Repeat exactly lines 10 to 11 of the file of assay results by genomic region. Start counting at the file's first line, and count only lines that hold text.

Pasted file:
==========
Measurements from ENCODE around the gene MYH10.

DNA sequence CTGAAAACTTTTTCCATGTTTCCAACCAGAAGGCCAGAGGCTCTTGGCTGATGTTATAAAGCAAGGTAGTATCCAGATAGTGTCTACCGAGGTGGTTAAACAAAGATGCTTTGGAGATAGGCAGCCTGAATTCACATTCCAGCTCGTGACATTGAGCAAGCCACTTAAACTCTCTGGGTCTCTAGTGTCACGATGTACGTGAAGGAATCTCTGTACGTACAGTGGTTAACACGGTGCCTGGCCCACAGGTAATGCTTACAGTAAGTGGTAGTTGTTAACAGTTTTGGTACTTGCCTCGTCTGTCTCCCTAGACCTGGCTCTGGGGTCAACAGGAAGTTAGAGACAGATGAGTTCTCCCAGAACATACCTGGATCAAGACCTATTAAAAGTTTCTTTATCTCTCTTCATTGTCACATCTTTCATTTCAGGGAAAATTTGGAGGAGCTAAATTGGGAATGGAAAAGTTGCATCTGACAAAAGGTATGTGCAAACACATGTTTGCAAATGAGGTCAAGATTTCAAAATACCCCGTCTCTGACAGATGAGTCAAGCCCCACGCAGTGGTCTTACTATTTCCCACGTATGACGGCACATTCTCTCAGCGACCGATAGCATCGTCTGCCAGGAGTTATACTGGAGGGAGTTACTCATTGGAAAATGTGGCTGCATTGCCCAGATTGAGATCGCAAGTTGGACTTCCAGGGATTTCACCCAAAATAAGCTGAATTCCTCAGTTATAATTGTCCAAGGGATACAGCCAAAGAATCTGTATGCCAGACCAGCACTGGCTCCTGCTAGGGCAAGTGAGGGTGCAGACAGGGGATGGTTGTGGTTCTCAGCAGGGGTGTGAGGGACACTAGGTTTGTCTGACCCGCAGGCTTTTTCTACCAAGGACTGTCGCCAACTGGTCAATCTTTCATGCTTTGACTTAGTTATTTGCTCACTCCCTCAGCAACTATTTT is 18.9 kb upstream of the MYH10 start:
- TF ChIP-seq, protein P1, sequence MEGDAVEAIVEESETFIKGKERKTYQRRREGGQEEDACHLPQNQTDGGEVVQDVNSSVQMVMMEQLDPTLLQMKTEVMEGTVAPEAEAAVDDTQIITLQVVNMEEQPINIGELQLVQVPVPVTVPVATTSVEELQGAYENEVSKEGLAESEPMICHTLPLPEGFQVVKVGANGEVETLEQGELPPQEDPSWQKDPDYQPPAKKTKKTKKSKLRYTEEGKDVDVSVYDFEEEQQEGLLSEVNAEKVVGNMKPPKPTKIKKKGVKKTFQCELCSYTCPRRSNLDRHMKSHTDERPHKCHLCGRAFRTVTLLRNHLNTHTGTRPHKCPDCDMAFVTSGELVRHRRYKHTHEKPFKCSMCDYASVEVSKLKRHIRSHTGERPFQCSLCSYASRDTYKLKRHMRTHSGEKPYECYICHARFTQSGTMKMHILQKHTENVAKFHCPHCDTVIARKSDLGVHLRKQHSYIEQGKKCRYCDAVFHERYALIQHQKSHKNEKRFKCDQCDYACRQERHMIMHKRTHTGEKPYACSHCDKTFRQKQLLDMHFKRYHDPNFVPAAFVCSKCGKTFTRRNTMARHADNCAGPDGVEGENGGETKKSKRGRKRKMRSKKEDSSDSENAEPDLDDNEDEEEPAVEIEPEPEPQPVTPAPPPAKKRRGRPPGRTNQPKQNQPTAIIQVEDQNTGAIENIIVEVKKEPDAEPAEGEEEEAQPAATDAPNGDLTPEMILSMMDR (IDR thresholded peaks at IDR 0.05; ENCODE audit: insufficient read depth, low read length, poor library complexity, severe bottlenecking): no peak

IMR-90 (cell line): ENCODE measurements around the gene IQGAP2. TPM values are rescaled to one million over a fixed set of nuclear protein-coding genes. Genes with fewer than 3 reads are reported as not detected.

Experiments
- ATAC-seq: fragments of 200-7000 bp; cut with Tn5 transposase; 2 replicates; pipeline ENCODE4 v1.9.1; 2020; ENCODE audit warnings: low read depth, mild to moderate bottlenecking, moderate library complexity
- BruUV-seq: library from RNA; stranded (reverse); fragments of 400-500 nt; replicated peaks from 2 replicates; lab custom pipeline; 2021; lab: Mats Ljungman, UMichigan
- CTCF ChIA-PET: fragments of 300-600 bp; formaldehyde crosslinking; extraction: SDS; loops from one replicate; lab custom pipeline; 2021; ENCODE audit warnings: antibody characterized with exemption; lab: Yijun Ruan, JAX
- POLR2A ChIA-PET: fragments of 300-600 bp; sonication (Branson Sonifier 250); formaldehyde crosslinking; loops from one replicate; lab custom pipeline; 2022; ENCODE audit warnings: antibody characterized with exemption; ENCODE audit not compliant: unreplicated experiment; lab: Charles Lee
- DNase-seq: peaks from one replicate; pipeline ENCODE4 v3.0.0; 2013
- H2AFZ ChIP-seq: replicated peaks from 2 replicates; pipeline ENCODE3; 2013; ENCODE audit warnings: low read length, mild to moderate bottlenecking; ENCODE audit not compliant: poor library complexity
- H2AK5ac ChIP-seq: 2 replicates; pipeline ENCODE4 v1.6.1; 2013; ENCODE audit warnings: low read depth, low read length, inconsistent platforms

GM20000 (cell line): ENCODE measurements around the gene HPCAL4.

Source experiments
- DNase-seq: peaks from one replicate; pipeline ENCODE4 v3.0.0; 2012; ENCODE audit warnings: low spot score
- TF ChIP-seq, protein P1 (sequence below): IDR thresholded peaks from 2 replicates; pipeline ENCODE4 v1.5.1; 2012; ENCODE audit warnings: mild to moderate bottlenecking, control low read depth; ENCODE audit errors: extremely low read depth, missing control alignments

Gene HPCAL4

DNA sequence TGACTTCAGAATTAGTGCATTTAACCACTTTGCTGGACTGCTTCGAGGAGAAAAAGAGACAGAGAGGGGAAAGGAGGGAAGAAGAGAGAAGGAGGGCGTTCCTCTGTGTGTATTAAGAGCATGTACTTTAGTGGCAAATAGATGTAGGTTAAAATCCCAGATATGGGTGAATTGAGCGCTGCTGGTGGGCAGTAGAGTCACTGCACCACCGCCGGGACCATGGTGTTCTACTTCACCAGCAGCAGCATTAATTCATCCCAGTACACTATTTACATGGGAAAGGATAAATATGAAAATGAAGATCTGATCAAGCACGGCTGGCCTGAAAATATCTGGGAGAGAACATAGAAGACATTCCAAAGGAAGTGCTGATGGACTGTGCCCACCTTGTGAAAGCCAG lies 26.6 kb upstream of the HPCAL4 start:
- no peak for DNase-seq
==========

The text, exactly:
- DNase-seq: peaks from one replicate; pipeline ENCODE4 v3.0.0; 2013
- H2AFZ ChIP-seq: replicated peaks from 2 replicates; pipeline ENCODE3; 2013; ENCODE audit warnings: low read length, mild to moderate bottlenecking; ENCODE audit not compliant: poor library complexity